Fisher’s work may ultimately show that it’s actually noise pollution that drives the observed effects on psychotic episodes. But at the very least, it’s becoming clear that the concerns people have long held about cities are real. There’s just something about them that seems to be taking a toll on mental health — and given that nearly 82 percent of North Americans live in urban areas, it’s probably worth finding out what it is.
Design, Setting, and Participants: The Environmental-Risk Longitudinal Twin Study is a population-based cohort study of 2232 children born during the period from January 1, 1994, through December 4, 1995, in England and Wales and followed up from birth through 18 years of age. The cohort represents the geographic and socioeconomic composition of UK households. Of the original cohort, 2066 (92.6%) participated in assessments at 18 years of age, of whom 2063 (99.9%) provided data on psychotic experiences. Generation of the pollution data was completed on October 4, 2017, and data were analyzed from May 4 to November 21, 2018.
Exposures: High-resolution annualized estimates of exposure to 4 air pollutants—nitrogen dioxide (NO2), nitrogen oxides (NOx), and particulate matter with aerodynamic diameters of less than 2.5 (PM2.5) and less than 10 μm (PM10)—were modeled for 2012 and linked to the home addresses of the sample plus 2 commonly visited locations when the participants were 18 years old.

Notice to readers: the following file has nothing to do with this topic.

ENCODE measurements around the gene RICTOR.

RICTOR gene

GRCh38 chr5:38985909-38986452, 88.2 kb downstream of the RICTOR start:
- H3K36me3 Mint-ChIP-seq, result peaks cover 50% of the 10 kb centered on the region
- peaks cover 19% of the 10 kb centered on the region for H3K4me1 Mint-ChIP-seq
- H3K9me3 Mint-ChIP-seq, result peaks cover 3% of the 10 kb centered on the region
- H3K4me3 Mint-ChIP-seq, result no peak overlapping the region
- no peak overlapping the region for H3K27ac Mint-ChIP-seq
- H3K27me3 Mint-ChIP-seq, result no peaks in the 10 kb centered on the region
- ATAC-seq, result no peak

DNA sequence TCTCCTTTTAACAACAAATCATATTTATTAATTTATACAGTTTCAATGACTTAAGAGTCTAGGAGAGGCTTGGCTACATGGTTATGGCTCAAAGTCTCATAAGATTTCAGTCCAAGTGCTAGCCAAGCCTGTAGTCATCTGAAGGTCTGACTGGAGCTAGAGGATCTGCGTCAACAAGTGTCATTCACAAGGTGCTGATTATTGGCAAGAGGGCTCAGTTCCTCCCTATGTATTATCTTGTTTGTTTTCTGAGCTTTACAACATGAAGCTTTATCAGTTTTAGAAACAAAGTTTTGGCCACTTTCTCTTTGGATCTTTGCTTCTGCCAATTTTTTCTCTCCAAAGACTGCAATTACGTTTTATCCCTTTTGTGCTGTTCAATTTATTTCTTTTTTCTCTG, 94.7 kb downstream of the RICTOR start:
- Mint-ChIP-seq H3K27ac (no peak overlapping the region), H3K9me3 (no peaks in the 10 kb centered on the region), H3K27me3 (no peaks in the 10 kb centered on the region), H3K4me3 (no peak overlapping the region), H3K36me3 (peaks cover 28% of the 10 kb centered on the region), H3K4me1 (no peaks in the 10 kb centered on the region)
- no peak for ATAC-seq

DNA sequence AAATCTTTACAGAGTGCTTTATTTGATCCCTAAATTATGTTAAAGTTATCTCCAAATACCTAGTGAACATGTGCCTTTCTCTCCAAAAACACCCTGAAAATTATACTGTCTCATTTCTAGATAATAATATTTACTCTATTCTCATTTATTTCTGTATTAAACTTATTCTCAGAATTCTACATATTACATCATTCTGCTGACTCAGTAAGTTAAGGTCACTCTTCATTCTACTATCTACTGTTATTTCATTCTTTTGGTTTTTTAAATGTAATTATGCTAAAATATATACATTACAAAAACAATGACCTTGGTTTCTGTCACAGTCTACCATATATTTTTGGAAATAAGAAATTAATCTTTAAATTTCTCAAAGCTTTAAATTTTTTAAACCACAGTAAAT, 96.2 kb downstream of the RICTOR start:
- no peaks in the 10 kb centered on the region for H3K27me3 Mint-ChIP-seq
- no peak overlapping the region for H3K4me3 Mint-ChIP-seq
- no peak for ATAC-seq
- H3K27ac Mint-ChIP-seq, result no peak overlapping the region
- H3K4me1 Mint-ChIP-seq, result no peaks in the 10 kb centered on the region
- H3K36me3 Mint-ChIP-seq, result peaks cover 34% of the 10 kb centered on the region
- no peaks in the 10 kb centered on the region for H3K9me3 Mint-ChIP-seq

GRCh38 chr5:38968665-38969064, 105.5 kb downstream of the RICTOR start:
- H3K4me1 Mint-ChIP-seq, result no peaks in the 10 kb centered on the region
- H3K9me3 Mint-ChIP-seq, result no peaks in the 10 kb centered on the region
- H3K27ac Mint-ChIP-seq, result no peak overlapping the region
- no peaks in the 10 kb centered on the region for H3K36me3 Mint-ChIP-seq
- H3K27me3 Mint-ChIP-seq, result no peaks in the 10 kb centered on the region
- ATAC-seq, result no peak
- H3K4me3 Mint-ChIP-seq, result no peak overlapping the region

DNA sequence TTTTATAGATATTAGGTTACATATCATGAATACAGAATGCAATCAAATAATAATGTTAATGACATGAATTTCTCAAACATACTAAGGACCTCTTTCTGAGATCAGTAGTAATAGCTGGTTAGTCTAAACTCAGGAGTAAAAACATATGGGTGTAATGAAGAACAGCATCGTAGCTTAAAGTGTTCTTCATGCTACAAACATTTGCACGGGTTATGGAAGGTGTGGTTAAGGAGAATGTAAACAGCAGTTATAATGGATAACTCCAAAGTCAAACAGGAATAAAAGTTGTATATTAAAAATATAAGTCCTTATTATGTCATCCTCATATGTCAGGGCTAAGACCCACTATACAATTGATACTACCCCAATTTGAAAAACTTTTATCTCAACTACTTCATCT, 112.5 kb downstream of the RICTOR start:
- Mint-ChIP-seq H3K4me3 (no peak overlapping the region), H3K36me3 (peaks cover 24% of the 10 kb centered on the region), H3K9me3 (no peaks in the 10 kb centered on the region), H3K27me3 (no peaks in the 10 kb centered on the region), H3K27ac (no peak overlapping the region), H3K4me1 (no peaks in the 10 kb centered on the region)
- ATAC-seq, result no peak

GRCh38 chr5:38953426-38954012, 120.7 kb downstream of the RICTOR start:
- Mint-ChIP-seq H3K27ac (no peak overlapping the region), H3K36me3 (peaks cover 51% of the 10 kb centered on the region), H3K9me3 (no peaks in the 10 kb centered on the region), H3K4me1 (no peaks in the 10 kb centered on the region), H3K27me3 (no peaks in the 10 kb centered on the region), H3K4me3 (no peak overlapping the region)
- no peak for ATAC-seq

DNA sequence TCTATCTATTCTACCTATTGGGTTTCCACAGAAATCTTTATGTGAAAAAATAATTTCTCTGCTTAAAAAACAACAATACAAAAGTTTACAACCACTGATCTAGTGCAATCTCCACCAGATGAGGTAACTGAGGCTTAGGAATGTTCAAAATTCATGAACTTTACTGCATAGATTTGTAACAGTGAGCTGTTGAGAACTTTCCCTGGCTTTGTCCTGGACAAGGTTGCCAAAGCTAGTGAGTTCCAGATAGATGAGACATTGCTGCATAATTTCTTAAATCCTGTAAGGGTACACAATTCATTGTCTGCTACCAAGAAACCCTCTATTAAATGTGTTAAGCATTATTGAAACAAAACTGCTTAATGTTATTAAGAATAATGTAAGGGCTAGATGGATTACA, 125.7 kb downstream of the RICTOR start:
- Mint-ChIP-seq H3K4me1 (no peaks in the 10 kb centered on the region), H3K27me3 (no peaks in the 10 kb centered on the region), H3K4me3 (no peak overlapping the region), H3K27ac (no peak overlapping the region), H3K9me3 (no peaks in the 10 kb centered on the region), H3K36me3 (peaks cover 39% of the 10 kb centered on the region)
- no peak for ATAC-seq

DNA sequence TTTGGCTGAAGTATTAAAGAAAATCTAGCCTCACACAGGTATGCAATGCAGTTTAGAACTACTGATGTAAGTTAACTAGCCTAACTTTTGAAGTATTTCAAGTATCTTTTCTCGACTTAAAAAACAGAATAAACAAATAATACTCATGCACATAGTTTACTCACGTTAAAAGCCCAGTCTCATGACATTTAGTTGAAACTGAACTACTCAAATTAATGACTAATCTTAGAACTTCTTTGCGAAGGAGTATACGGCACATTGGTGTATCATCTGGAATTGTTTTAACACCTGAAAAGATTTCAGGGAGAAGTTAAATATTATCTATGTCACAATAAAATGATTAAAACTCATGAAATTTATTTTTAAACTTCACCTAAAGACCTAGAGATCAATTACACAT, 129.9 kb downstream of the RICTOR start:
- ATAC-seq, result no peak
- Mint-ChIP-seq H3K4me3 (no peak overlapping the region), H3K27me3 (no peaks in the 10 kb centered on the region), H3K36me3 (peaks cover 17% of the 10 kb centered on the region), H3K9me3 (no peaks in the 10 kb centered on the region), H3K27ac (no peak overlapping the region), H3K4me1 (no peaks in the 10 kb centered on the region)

Main Outcomes and Measures: At 18 years of age, participants were privately interviewed regarding adolescent psychotic experiences. Urbanicity was estimated using 2011 census data.
Results: Among the 2063 participants who provided data on psychotic experiences, sex was evenly distributed (52.5% female). Six hundred twenty-three participants (30.2%) had at least 1 psychotic experience from 12 to 18 years of age. Psychotic experiences were significantly more common among adolescents with the highest (top quartile) level of annual exposure to NO2 (odds ratio [OR], 1.71; 95% CI, 1.28-2.28), NOx (OR, 1.72; 95% CI, 1.30-2.29), and PM2.5 (OR, 1.45; 95% CI, 1.11-1.90). Together NO2 and NOx statistically explained 60% of the association between urbanicity and adolescent psychotic experiences. No evidence of confounding by family socioeconomic status, family psychiatric history, maternal psychosis, childhood psychotic symptoms, adolescent smoking and substance dependence, or neighborhood socioeconomic status, crime, and social conditions occurred.